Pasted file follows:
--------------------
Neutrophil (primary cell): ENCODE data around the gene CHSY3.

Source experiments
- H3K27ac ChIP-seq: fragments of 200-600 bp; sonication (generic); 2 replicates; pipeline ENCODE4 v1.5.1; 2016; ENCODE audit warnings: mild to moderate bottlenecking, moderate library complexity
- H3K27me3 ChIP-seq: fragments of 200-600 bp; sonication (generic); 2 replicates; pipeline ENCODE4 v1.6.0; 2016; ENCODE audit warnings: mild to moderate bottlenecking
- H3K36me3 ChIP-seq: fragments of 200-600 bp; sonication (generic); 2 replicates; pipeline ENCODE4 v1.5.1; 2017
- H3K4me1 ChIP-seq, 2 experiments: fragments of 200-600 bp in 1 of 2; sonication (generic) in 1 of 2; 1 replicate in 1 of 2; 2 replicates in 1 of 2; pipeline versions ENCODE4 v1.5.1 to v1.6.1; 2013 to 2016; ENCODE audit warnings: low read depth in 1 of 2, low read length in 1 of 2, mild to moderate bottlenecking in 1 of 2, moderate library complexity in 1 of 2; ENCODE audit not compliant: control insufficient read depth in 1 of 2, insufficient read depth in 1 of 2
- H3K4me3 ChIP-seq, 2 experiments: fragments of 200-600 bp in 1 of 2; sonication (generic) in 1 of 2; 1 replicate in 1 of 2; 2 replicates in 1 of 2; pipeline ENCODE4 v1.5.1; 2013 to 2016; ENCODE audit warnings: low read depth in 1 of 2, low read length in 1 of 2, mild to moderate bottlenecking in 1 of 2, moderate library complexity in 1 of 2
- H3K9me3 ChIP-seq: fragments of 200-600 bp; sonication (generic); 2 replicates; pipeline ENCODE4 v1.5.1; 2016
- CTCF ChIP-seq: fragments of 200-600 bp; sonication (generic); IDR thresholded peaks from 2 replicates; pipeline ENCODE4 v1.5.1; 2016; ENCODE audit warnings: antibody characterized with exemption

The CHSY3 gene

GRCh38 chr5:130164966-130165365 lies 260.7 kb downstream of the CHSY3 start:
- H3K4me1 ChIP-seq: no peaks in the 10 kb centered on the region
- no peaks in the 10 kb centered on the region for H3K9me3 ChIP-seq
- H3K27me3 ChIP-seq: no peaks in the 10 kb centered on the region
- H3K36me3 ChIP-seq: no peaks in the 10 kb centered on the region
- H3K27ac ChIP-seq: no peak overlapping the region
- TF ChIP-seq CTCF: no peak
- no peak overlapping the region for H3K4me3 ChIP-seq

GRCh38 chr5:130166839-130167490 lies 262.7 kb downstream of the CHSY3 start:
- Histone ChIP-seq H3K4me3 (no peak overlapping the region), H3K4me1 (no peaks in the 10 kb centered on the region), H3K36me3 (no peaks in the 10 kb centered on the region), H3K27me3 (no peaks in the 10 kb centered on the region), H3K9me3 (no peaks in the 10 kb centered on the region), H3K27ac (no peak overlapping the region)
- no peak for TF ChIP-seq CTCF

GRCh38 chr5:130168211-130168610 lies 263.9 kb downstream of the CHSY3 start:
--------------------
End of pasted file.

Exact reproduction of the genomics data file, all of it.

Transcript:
Neutrophil (primary cell): ENCODE data around the gene CHSY3.

Source experiments
- H3K27ac ChIP-seq: fragments of 200-600 bp; sonication (generic); 2 replicates; pipeline ENCODE4 v1.5.1; 2016; ENCODE audit warnings: mild to moderate bottlenecking, moderate library complexity
- H3K27me3 ChIP-seq: fragments of 200-600 bp; sonication (generic); 2 replicates; pipeline ENCODE4 v1.6.0; 2016; ENCODE audit warnings: mild to moderate bottlenecking
- H3K36me3 ChIP-seq: fragments of 200-600 bp; sonication (generic); 2 replicates; pipeline ENCODE4 v1.5.1; 2017
- H3K4me1 ChIP-seq, 2 experiments: fragments of 200-600 bp in 1 of 2; sonication (generic) in 1 of 2; 1 replicate in 1 of 2; 2 replicates in 1 of 2; pipeline versions ENCODE4 v1.5.1 to v1.6.1; 2013 to 2016; ENCODE audit warnings: low read depth in 1 of 2, low read length in 1 of 2, mild to moderate bottlenecking in 1 of 2, moderate library complexity in 1 of 2; ENCODE audit not compliant: control insufficient read depth in 1 of 2, insufficient read depth in 1 of 2
- H3K4me3 ChIP-seq, 2 experiments: fragments of 200-600 bp in 1 of 2; sonication (generic) in 1 of 2; 1 replicate in 1 of 2; 2 replicates in 1 of 2; pipeline ENCODE4 v1.5.1; 2013 to 2016; ENCODE audit warnings: low read depth in 1 of 2, low read length in 1 of 2, mild to moderate bottlenecking in 1 of 2, moderate library complexity in 1 of 2
- H3K9me3 ChIP-seq: fragments of 200-600 bp; sonication (generic); 2 replicates; pipeline ENCODE4 v1.5.1; 2016
- CTCF ChIP-seq: fragments of 200-600 bp; sonication (generic); IDR thresholded peaks from 2 replicates; pipeline ENCODE4 v1.5.1; 2016; ENCODE audit warnings: antibody characterized with exemption

The CHSY3 gene

GRCh38 chr5:130164966-130165365 lies 260.7 kb downstream of the CHSY3 start:
- H3K4me1 ChIP-seq: no peaks in the 10 kb centered on the region
- no peaks in the 10 kb centered on the region for H3K9me3 ChIP-seq
- H3K27me3 ChIP-seq: no peaks in the 10 kb centered on the region
- H3K36me3 ChIP-seq: no peaks in the 10 kb centered on the region
- H3K27ac ChIP-seq: no peak overlapping the region
- TF ChIP-seq CTCF: no peak
- no peak overlapping the region for H3K4me3 ChIP-seq

GRCh38 chr5:130166839-130167490 lies 262.7 kb downstream of the CHSY3 start:
- Histone ChIP-seq H3K4me3 (no peak overlapping the region), H3K4me1 (no peaks in the 10 kb centered on the region), H3K36me3 (no peaks in the 10 kb centered on the region), H3K27me3 (no peaks in the 10 kb centered on the region), H3K9me3 (no peaks in the 10 kb centered on the region), H3K27ac (no peak overlapping the region)
- no peak for TF ChIP-seq CTCF

GRCh38 chr5:130168211-130168610 lies 263.9 kb downstream of the CHSY3 start: